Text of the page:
Where is the Nuance in Our Thinking?

I am still surprised by the constant, black and white, simplistic, all or nothing arguments in nearly everything I read or hear today. Do people see a middle ground? Or, is it just the people we listen to that think in such absolute terms? Here are some examples.

I was watching a rather pedestrian debate about the United States one evening between two well-known men. After the critic explained what is wrong with America, the defender began his defense. After a minute or two, the critic interrupted him, to proclaim that the United States is not perfect. He repeated those words again, believing that he just scored a major debate point. The debate continued, but I found the argument to be revealing. Is perfection the standard by which we judge a country? If so, what country would pass that criterion?

Some people will not use the label ‘Radical Islam’ for what are clearly radical acts in the name of Islam. Perhaps they believe that such a title will make Americas believe that every Muslim is a radical. I think that is unlikely. Yet, critics blame Christianity for the Crusades and the Inquisition. They frequently label the United States a “racist nation.” We even blame Conservative Christians in America for Timothy McVeigh’s terrorist act in Oklahoma – even though it still is not clear if he was a practicing Catholic, or as he claimed, an “agnostic,” and “science is my religion.”

A Black-American recently wrote an op-ed on race relations. He admitted that he was reluctant to recognize progress these past few decades, because he was concerned that many whites believe racism no longer exists.

America’s Founding Fathers also come to mind. Some were indeed slaveholders; however, they were also brilliant men. They created a system that over time allowed their country to become the greatest nation in the world. Should they receive no credit for anything in life because of slavery? Every country in the Western Hemisphere allowed slaves. So America did not become rich and powerful because of slavery. If that were the case, the entire hemisphere would be prosperous.

I have been watching an eye-opening series on PBS about Nazi weapons. The Nazi’s were virtually decades ahead of the Allies in technology. Does that diminish their evil?

There is also rigid thinking when it comes to torture. Some believe that the United States engaged in torture of prisoners at Guantanamo Bay Naval Base in Cuba. However, at least two claims made in those assertions are downright illogical. The first is that “torture is torture.” This is easy to refute. Which would you choose – a week of sleep deprivation or a week of hot metal pokers burning your flesh? Clearly, there are various levels of torture, and not all torture is equal. The second claim is that “torture never works.” Obviously, torture does not always work, yet it surpasses believability that it never works. If two men break into your home, hold you down and threaten to cut off a finger every sixty seconds until you tell them where the cash is, do you think you might succumb to torture and tell them? Yes, torture can work.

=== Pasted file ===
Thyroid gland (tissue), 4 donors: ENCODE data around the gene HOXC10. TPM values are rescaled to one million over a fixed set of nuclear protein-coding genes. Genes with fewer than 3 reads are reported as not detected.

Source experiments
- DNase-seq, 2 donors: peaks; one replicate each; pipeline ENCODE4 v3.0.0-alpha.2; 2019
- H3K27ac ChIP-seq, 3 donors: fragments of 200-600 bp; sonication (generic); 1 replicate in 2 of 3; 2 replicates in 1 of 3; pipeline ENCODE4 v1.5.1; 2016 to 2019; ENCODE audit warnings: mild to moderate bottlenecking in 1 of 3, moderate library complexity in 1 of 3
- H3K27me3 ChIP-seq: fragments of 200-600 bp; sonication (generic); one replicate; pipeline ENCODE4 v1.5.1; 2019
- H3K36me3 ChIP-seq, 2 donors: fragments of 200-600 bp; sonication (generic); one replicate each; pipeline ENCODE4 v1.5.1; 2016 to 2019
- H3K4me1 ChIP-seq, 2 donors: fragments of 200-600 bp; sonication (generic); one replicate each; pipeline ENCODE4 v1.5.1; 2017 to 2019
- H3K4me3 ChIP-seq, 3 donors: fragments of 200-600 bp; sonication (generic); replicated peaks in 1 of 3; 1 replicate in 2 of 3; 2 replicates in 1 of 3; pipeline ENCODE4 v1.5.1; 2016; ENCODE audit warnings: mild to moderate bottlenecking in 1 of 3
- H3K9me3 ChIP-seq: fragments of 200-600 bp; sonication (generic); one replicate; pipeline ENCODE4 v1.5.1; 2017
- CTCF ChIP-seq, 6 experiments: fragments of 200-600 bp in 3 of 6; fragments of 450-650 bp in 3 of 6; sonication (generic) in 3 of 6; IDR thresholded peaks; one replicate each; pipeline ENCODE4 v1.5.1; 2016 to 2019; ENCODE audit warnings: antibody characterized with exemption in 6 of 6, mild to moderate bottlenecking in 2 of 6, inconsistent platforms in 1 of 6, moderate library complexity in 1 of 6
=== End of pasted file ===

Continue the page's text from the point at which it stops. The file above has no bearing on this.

Isn’t it possible that the United States of America is the greatest country in the world, and still has many flaws?

Isn’t it possible that there is a minority element of Islam that produces radicals who kill in the name of their religion?

Can’t we acknowledge that America has made substantial progress in race relations, but there is still room to improve?

Couldn’t America’s Founding Fathers be heroes for establishing a great nation and changing the world, while engaging in the despicable act of slavery?

Can we acknowledge that Nazi scientists and engineers were indeed brilliant without condoning in any way the actions of one of the world’s most evil regimes?

Isn’t it possible that some forms of torture are more severe and even more effective than others?

I believe these questions answer themselves, but only if we stop viewing the world from a two-dimensional perspective.


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